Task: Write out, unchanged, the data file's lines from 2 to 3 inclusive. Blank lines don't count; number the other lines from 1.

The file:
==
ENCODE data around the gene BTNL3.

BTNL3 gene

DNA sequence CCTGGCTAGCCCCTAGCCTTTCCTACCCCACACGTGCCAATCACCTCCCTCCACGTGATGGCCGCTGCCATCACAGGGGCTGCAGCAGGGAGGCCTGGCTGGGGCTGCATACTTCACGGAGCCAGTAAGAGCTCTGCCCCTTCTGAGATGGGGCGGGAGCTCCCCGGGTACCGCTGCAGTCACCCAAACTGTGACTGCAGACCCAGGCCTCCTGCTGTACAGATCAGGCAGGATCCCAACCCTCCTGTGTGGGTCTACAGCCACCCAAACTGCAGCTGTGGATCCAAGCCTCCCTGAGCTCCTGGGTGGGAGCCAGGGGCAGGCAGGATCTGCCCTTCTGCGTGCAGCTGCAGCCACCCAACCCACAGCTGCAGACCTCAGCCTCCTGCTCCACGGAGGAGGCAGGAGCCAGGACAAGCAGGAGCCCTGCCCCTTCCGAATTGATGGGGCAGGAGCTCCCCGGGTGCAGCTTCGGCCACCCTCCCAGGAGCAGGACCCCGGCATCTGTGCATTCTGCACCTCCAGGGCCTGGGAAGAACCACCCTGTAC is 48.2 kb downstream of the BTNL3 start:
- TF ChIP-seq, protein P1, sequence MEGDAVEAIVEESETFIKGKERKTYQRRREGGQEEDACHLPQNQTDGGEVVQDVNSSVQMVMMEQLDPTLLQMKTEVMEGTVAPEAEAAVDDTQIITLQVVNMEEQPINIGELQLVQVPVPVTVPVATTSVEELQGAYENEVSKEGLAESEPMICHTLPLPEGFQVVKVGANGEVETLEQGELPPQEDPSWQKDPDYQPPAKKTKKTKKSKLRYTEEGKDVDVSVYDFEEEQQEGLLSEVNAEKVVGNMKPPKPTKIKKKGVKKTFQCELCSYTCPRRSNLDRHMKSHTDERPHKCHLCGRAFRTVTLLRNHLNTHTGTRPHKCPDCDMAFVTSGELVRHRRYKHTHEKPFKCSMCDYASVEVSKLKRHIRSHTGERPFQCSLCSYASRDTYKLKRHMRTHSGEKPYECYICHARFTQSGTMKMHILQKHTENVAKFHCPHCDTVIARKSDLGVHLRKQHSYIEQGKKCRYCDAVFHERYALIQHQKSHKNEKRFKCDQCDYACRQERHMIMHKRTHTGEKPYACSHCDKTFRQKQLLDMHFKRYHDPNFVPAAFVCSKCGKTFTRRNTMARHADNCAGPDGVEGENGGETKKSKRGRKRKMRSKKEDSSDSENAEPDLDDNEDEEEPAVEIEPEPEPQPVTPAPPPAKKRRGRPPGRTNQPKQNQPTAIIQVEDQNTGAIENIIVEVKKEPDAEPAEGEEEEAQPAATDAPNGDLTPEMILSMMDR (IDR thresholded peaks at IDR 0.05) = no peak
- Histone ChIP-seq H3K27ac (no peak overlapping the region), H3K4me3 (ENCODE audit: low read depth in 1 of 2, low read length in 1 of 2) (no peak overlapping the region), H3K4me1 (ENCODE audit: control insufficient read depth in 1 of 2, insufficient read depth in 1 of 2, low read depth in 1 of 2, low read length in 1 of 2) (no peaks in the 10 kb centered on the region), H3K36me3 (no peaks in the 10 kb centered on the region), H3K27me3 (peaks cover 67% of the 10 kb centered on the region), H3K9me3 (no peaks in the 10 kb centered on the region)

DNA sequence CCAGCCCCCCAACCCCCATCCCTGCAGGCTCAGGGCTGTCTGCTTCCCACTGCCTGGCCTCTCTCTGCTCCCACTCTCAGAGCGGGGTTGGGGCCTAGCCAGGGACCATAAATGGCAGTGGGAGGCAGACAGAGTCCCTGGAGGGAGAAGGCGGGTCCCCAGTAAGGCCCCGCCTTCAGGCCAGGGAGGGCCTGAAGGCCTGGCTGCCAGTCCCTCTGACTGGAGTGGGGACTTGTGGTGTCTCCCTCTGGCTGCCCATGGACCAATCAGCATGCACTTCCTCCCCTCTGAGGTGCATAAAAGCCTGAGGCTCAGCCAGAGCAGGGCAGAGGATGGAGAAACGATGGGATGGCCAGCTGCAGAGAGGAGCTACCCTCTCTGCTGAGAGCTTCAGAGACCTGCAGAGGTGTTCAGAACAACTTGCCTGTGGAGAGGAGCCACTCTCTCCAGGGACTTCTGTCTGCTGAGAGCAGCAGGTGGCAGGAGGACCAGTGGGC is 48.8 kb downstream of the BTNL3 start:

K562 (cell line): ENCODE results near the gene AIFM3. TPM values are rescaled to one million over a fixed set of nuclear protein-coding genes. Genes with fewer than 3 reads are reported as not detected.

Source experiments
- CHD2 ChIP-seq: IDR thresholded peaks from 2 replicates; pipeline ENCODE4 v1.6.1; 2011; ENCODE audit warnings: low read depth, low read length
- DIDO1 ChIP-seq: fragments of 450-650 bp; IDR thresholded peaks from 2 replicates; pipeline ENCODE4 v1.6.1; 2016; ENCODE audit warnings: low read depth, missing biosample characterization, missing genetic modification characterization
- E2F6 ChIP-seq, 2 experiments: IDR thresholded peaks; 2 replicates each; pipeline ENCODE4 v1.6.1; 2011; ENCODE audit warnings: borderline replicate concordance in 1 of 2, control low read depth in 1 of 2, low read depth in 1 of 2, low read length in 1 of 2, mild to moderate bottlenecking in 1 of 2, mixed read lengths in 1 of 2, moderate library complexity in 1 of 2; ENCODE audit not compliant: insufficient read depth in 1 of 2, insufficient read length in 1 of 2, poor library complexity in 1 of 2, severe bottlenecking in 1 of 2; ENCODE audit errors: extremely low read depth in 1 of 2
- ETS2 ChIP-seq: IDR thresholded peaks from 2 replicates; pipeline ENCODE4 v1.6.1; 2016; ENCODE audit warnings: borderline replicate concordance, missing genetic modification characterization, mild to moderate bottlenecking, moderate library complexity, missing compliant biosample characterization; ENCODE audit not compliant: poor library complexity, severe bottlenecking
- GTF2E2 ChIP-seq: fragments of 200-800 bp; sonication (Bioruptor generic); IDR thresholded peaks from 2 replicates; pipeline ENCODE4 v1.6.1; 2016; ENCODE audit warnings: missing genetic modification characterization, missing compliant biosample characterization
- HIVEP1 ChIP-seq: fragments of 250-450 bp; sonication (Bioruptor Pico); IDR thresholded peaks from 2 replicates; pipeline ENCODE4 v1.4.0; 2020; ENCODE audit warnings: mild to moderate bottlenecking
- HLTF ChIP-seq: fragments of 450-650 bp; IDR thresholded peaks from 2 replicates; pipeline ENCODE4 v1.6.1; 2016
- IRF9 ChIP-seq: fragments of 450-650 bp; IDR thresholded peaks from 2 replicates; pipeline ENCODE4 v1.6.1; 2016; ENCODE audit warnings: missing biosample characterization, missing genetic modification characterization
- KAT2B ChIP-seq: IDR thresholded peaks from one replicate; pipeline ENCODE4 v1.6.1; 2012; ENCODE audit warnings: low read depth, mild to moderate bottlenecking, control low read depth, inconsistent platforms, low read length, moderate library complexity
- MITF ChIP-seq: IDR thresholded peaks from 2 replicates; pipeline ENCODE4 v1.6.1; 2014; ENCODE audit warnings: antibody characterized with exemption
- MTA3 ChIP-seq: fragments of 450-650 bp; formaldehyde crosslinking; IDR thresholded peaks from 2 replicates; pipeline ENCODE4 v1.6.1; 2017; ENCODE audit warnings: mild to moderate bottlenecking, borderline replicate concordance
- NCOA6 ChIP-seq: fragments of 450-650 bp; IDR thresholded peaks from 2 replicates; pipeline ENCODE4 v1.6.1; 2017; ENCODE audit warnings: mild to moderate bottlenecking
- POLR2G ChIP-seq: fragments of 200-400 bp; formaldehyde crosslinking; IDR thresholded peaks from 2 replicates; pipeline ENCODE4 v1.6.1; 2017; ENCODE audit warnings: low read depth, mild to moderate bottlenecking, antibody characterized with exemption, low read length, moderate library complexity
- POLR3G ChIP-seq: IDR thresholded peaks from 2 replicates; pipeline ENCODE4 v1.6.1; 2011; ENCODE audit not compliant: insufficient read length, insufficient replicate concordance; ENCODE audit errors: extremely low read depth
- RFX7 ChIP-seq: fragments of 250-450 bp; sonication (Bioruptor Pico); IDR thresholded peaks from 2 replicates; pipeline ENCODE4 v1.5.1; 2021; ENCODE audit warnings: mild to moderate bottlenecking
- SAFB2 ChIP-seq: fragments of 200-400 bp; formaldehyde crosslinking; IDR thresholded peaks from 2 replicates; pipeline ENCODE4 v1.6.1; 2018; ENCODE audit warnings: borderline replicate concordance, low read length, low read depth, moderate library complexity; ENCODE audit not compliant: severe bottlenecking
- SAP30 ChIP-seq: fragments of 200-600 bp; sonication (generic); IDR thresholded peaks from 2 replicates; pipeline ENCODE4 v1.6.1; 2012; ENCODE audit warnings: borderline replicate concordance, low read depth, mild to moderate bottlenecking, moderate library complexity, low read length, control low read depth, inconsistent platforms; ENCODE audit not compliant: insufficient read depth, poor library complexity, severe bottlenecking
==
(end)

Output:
BTNL3 gene

DNA sequence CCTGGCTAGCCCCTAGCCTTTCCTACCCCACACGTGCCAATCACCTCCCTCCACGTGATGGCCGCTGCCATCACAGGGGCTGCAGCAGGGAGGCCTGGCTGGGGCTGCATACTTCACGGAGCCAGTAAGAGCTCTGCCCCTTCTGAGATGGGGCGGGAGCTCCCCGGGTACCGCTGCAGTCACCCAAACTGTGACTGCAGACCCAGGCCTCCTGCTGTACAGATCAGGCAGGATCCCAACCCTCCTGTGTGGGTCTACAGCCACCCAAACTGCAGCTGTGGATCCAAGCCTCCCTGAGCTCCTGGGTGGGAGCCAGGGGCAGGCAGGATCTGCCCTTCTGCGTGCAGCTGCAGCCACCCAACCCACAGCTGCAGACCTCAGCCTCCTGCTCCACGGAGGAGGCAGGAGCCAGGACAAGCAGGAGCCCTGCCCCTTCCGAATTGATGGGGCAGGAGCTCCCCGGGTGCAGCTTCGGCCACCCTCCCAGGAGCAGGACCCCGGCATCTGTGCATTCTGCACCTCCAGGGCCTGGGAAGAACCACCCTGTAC is 48.2 kb downstream of the BTNL3 start: